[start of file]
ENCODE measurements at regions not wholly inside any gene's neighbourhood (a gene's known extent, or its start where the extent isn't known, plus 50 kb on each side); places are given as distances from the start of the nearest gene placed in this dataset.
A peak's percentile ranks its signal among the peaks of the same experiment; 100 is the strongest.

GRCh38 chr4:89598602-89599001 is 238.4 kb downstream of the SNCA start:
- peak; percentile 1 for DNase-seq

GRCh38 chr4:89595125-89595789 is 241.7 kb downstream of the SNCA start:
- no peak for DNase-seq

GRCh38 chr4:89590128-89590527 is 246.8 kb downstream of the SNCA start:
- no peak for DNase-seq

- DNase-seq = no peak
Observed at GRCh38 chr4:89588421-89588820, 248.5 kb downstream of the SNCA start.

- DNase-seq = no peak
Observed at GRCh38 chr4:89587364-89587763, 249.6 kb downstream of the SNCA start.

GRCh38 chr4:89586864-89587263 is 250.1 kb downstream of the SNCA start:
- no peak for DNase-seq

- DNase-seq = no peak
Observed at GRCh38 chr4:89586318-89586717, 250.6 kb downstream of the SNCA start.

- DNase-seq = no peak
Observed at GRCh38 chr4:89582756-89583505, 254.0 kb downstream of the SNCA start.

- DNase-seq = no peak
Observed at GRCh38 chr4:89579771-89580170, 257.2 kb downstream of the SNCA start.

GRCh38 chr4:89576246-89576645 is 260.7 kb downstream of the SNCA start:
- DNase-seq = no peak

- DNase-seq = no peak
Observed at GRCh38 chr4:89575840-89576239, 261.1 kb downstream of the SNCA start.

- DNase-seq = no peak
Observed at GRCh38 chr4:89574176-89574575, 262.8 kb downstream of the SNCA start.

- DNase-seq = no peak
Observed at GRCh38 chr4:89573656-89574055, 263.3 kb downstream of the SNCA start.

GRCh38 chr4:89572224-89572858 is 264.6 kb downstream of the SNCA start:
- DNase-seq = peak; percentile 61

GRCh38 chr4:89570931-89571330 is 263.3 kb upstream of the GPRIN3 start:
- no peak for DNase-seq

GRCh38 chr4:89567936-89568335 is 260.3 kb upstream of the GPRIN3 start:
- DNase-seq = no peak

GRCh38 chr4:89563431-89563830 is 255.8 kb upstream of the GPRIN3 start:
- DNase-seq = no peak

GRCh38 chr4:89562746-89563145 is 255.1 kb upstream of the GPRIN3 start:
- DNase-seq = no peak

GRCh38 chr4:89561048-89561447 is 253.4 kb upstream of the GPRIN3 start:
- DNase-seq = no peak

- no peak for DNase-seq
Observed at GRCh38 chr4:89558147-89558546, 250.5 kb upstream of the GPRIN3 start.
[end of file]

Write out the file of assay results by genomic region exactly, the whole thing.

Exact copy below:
ENCODE measurements at regions not wholly inside any gene's neighbourhood (a gene's known extent, or its start where the extent isn't known, plus 50 kb on each side); places are given as distances from the start of the nearest gene placed in this dataset.
A peak's percentile ranks its signal among the peaks of the same experiment; 100 is the strongest.

GRCh38 chr4:89598602-89599001 is 238.4 kb downstream of the SNCA start:
- peak; percentile 1 for DNase-seq

GRCh38 chr4:89595125-89595789 is 241.7 kb downstream of the SNCA start:
- no peak for DNase-seq

GRCh38 chr4:89590128-89590527 is 246.8 kb downstream of the SNCA start:
- no peak for DNase-seq

- DNase-seq = no peak
Observed at GRCh38 chr4:89588421-89588820, 248.5 kb downstream of the SNCA start.

- DNase-seq = no peak
Observed at GRCh38 chr4:89587364-89587763, 249.6 kb downstream of the SNCA start.

GRCh38 chr4:89586864-89587263 is 250.1 kb downstream of the SNCA start:
- no peak for DNase-seq

- DNase-seq = no peak
Observed at GRCh38 chr4:89586318-89586717, 250.6 kb downstream of the SNCA start.

- DNase-seq = no peak
Observed at GRCh38 chr4:89582756-89583505, 254.0 kb downstream of the SNCA start.

- DNase-seq = no peak
Observed at GRCh38 chr4:89579771-89580170, 257.2 kb downstream of the SNCA start.

GRCh38 chr4:89576246-89576645 is 260.7 kb downstream of the SNCA start:
- DNase-seq = no peak

- DNase-seq = no peak
Observed at GRCh38 chr4:89575840-89576239, 261.1 kb downstream of the SNCA start.

- DNase-seq = no peak
Observed at GRCh38 chr4:89574176-89574575, 262.8 kb downstream of the SNCA start.

- DNase-seq = no peak
Observed at GRCh38 chr4:89573656-89574055, 263.3 kb downstream of the SNCA start.

GRCh38 chr4:89572224-89572858 is 264.6 kb downstream of the SNCA start:
- DNase-seq = peak; percentile 61

GRCh38 chr4:89570931-89571330 is 263.3 kb upstream of the GPRIN3 start:
- no peak for DNase-seq

GRCh38 chr4:89567936-89568335 is 260.3 kb upstream of the GPRIN3 start:
- DNase-seq = no peak

GRCh38 chr4:89563431-89563830 is 255.8 kb upstream of the GPRIN3 start:
- DNase-seq = no peak

GRCh38 chr4:89562746-89563145 is 255.1 kb upstream of the GPRIN3 start:
- DNase-seq = no peak

GRCh38 chr4:89561048-89561447 is 253.4 kb upstream of the GPRIN3 start:
- DNase-seq = no peak

- no peak for DNase-seq
Observed at GRCh38 chr4:89558147-89558546, 250.5 kb upstream of the GPRIN3 start.